Royal Ascot-webDuring June of 1814, Britain threw a grand party in London to celebrate the end of nearly twenty years of war against France. It brought together a host of royals and dignitaries from the Allied victors—including Tsar Alexander I, King Frederick William III of Prussia. Prince Metternich and Field Marshal Blücher—for a spectacular fortnight of sumptuous parties, gala outdoor entertainments, horses races at Royal Ascot and a sojourn to Oxford for a banquet and a special awards ceremony, all to celebrate the defeat of Napoleon and his exile to the isle of Elba.

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When Minor Characters Come to Life . . .

SussexAndrea here, musing today on minor characters in a story, and how they can surprise you. Take, for example, my just-released mystery, Murder at Kensington Palace. In doing research for the book, I had come across a paragraph or two that mentioned scientific soirees were occasionally held at Kensington Palace during the Regency because King George III’s sixth son (and ninth child), Prince Augustus Frederick, lived in one of the state apartments and was very interested in science.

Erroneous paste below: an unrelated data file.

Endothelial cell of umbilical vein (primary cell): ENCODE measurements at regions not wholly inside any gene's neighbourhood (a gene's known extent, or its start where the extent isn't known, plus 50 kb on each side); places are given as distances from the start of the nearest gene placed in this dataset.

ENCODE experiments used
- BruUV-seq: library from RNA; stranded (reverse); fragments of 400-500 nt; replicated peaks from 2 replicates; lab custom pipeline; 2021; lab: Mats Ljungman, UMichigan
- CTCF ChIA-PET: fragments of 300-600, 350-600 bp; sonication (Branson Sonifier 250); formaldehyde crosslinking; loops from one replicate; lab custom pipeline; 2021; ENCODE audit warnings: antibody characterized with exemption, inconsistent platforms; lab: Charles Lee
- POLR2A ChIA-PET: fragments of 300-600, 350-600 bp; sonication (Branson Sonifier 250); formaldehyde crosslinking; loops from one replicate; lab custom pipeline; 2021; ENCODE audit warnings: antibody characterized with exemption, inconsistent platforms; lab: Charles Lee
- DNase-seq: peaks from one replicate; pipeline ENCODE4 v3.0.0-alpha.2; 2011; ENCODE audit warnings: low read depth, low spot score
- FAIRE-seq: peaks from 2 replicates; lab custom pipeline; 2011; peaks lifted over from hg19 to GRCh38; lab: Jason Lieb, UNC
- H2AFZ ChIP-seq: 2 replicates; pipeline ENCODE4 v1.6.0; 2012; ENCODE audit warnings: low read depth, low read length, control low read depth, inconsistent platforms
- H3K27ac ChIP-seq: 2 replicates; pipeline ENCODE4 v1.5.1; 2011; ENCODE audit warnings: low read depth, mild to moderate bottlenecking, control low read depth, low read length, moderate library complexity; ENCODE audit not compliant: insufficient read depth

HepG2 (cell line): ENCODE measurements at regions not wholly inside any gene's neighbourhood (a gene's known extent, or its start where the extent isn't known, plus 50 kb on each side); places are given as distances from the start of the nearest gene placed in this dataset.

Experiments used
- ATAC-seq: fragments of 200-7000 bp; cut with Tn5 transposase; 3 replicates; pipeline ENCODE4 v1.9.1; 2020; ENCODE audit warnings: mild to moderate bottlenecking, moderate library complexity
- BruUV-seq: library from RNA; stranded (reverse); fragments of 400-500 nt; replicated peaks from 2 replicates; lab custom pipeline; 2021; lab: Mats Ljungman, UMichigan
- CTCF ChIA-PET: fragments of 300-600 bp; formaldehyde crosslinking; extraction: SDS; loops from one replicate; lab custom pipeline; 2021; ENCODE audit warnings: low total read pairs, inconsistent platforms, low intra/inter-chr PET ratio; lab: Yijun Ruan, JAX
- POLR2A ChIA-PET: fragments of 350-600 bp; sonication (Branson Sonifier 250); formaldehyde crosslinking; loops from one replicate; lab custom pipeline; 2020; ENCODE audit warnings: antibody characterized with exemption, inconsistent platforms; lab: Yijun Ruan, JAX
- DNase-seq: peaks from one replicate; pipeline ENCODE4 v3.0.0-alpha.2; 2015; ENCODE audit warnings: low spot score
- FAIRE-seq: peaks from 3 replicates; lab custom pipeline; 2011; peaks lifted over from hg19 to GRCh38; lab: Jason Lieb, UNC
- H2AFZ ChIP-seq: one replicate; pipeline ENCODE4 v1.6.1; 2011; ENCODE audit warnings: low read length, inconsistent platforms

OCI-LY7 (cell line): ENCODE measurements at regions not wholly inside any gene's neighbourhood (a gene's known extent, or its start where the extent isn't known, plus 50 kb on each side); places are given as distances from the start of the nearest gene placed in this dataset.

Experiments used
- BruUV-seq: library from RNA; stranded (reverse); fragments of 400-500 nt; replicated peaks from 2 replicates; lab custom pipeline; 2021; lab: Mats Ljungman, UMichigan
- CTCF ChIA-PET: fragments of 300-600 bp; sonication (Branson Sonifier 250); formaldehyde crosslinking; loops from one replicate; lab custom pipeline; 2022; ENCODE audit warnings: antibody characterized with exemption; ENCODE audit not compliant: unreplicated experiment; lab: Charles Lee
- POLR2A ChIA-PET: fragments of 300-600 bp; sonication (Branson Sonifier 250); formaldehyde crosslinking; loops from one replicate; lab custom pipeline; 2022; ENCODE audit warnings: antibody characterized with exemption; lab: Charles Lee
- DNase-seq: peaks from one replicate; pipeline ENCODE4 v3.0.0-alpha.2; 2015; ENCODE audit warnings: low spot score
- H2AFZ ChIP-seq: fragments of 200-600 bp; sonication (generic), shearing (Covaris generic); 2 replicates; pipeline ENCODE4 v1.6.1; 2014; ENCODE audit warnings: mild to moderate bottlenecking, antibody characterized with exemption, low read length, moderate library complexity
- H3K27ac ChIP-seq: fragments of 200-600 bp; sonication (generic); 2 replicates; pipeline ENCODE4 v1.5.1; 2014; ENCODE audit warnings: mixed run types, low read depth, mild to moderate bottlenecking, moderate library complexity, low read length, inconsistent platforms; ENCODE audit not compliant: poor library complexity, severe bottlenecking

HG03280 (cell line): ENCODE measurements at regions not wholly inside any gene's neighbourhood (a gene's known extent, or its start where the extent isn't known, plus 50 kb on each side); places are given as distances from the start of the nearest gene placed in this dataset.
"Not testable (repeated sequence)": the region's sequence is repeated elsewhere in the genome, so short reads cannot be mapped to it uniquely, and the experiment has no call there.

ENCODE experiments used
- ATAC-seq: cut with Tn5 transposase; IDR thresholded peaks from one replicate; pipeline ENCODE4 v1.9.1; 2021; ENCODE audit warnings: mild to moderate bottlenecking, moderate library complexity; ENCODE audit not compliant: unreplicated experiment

Prince_Augustus_in_1782Aha! I think—it’s the perfect place for my opening scene! So, I make a note of it, doubly happy because I now have a great title for the book. When it comes down to writing the scene, I shuffle through all my notes and photos from my visit to the palace, as well as research I’ve done on the real-life scientific scholars who might have attended, as I have fun putting a few small cameos of actual people interacting with my fictional characters. And course, I remind myself to made a very brief mention of Prince Augustus Frederick—or the Duke of Sussex, the title he was granted by his father in 1801.